tampa

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Florida: Despite Tampa Decriminalizing Marijuana, Cops Keep Throwing Users In Jail

Despite Tampa decriminalizing marijuana, cops keep throwing users in jail.

By Derrick Stanley
Hemp News

Although the City of Tampa recently decriminalized the possession of small amounts of marijuana, some law enforcement agencies plan to continue throwing pot users in jail.

WFLA News Channel 8 released a report indicating that the Hillsborough County Sheriff's Office, which oversees the city of Tampa and its outlying areas, refuses to acknowledge the decriminalization ordinance that allows police to issue a citation and not arrest anyone found with 20 grams of pot or less. Instead the sheriff's office advised its deputies that marijuana is still against state law, and that means criminal charges for anyone caught possessing marijuana.

“If the sheriff’s office or the highway patrol or whatever agency, does issue a criminal charge on a marijuana within the city limits of Tampa and they refer it to us, we will treat it as a criminal charge just like we always have,” said Hillsborough State Attorney spokesman Mark Cox.

Tampa Mayor Bob Buckhorn signed the ordinance in March that gives police officers the flexibility to issue tickets for simple possession, instead of taking offenders to jail. The law went into effect on April 1.

“Incarcerating people, particularly young people, for a very small amount of marijuana absolutely alters their career path for the rest of their life,” Buckhorn said in a recent statement.

Florida: Tampa Begins Marijuana Decriminalization Law

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By Derrick Stanley
Hemp News

Starting Friday, April1, 2016, people caught for possessing marijuana in the City of Tampa will face lesser punishment.

The City of Tampa passed an ordinance last month stating that people caught with 20 grams or less of marijuana will face a citation instead of arrest.

People caught possessing 20 grams or less of marijuana will receive a $75 citation for the first offense, and a $150 citation for the second offense. Three or more citations will result in a fine of $300.

Possession of more than 20 grams will still be considered a felony criminal offense.

Before the new ordinance, possession of 20 grams or less of marijuana resulted in a misdemeanor charge.

Tampa council members passed the mew ordinance with a vote of 5 to 1.

Florida: Tampa Mayor Approves Ordinance To Decriminalize Marijuana

Tampa Mayor Bob Buckhorn signs ordinance to decriminalize marijuana.

By Derrick Stanley
Hemp News

Tampa now officially has an ordinance that decriminalizes the possession of small amounts of marijuana.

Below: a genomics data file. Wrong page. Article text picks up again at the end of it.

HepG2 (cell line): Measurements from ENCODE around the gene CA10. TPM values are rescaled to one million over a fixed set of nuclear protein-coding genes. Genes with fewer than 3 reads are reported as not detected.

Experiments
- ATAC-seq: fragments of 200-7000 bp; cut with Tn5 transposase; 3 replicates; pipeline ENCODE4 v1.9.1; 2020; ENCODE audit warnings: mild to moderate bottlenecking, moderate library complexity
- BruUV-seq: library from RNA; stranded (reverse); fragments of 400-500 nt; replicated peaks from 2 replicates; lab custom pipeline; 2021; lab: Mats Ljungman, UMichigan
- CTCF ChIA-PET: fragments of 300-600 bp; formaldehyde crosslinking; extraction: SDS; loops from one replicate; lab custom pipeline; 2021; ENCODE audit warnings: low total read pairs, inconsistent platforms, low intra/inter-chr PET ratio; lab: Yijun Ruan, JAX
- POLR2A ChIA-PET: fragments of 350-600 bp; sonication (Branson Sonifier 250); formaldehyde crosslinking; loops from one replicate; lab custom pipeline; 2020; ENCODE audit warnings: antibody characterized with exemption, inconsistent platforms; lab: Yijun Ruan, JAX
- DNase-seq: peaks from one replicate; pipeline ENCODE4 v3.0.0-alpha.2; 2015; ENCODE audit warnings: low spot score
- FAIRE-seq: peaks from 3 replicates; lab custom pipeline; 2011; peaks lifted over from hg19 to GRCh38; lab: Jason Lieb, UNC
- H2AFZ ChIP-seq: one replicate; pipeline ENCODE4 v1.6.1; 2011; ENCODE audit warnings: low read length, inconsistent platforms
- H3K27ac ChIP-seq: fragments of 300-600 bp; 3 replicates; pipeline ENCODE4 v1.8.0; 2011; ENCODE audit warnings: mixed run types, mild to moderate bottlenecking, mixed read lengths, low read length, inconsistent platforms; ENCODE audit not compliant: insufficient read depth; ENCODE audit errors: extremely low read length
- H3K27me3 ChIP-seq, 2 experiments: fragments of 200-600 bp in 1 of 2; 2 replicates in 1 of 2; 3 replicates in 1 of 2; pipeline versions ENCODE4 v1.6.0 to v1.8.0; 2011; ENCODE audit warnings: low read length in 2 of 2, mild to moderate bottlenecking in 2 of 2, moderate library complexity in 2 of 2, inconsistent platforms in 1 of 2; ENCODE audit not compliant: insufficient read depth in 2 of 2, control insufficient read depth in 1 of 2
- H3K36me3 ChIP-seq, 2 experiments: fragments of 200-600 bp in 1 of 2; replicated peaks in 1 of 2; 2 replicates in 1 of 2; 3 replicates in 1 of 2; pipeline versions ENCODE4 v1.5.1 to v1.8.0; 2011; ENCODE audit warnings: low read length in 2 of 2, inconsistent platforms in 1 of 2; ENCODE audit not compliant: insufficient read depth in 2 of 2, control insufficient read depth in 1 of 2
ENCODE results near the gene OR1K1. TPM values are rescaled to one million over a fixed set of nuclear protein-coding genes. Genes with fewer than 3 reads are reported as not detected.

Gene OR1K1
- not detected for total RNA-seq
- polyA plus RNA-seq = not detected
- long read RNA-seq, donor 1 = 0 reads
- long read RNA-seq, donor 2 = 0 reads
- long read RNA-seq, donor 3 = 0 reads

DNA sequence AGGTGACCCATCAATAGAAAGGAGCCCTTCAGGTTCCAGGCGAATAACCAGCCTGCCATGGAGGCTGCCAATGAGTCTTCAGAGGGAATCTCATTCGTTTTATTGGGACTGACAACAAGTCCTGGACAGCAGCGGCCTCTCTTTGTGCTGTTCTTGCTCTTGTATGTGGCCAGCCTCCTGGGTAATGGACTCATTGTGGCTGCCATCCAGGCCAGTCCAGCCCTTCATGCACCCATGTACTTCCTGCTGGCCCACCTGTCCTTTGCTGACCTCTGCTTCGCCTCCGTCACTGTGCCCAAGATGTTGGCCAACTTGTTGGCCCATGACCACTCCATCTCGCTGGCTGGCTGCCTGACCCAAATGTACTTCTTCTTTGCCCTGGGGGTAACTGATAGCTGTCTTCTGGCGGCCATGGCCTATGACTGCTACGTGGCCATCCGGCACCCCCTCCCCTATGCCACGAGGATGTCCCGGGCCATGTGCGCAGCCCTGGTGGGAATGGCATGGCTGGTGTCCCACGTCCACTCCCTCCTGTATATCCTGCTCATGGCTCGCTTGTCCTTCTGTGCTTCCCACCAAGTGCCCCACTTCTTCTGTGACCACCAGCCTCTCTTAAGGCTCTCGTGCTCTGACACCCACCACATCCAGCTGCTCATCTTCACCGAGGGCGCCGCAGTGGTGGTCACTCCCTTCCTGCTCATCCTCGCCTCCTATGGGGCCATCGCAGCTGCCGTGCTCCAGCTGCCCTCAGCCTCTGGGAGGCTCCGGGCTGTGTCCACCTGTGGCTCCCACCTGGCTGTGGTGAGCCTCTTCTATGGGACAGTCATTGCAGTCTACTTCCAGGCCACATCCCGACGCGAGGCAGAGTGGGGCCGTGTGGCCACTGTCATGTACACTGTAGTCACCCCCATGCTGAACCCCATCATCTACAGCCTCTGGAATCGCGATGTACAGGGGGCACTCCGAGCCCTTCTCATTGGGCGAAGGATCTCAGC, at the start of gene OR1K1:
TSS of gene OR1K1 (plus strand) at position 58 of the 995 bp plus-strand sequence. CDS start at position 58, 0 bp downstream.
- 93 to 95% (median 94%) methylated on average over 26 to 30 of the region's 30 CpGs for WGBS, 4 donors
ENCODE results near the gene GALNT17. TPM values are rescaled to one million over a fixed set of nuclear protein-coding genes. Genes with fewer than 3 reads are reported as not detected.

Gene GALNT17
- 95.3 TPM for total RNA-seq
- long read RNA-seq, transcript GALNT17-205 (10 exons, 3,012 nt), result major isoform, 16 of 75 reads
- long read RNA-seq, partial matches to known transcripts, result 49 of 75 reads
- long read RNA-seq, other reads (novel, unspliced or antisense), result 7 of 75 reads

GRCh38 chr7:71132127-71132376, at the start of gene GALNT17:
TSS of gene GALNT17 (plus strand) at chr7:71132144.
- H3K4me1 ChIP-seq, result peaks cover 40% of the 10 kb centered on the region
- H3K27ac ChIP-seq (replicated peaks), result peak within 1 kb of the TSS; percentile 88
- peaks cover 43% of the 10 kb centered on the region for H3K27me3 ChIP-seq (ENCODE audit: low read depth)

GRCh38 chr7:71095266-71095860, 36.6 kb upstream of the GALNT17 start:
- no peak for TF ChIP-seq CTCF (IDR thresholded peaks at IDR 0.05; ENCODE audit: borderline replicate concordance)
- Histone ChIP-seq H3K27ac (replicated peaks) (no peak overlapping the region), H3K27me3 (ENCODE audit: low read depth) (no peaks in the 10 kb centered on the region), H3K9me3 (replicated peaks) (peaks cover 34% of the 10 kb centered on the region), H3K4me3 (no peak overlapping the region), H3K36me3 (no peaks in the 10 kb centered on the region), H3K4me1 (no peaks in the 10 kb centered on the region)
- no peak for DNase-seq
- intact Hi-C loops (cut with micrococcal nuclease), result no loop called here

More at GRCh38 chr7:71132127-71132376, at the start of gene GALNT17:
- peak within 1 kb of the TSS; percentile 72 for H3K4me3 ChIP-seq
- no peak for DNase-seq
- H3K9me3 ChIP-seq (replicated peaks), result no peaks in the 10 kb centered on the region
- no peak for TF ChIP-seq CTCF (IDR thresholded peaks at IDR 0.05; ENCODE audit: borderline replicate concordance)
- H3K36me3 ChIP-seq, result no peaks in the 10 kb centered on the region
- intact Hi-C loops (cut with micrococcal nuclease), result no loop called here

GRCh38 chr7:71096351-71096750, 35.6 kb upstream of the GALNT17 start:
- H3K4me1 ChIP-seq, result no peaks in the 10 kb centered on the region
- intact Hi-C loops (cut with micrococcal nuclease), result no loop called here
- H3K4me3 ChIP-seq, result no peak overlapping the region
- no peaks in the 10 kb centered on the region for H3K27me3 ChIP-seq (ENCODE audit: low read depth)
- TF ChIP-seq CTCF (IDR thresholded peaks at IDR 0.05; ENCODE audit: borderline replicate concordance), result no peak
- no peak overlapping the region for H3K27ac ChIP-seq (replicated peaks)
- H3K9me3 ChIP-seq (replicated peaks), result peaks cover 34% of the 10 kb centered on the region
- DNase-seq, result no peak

The Tampa City Council approved the ordinance last week on a 5-1 vote, said spokeswoman Ashley Bauman. Mayor Bob Buckhorn signed the ordinance Monday, making it official.

Buckhorn had previously voiced support for the measure. "There is almost a universal recognition that we need to do this better," he said earlier this year. "Doing this doesn't make us any less anti-drug, but it's a realization that the penalties that have been imposed have done more damage to the trajectories of young peoples' lives than the offenses have warranted."

Under Florida state law, possession of 20 grams of marijuana or less is a first degree misdemeanor punishable by up to one year in prison or probation and a $1,000 file. Offenders can also lose their driving license for up to one year.

The new law would impose a fine of $75 for first time offenders. A second offense would mean a fine of $150, $300 for a third, and $450 for any following violations.

The city could implement the program as early as next month.

Florida: Tampa City Council Approves Marijuana Measure

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By Derrick Stanley
Hemp News

Tampa City Council approved a new law Thursday morning that will allow police to fine people possessing small amounts of marijuana and not arrest them.

The vote was 5-1 in favor of the law, which gives police the option to issue a civil citation for possession of up to 20 grams, roughly three quarters of an ounce. It is now just up to Tampa Mayor Bob Buckhorn to sign the law, who supports the measure.

Under Florida state law, possession of 20 grams of marijuana or less is a first degree misdemeanor punishable by up to one year in prison or probation and a $1,000 file. Offenders can also lose their driving license for up to one year.

The new law would impose a fine of $75 for first time offenders. A second offense would mean a fine of $150, $300 for a third, and $450 for any following violations.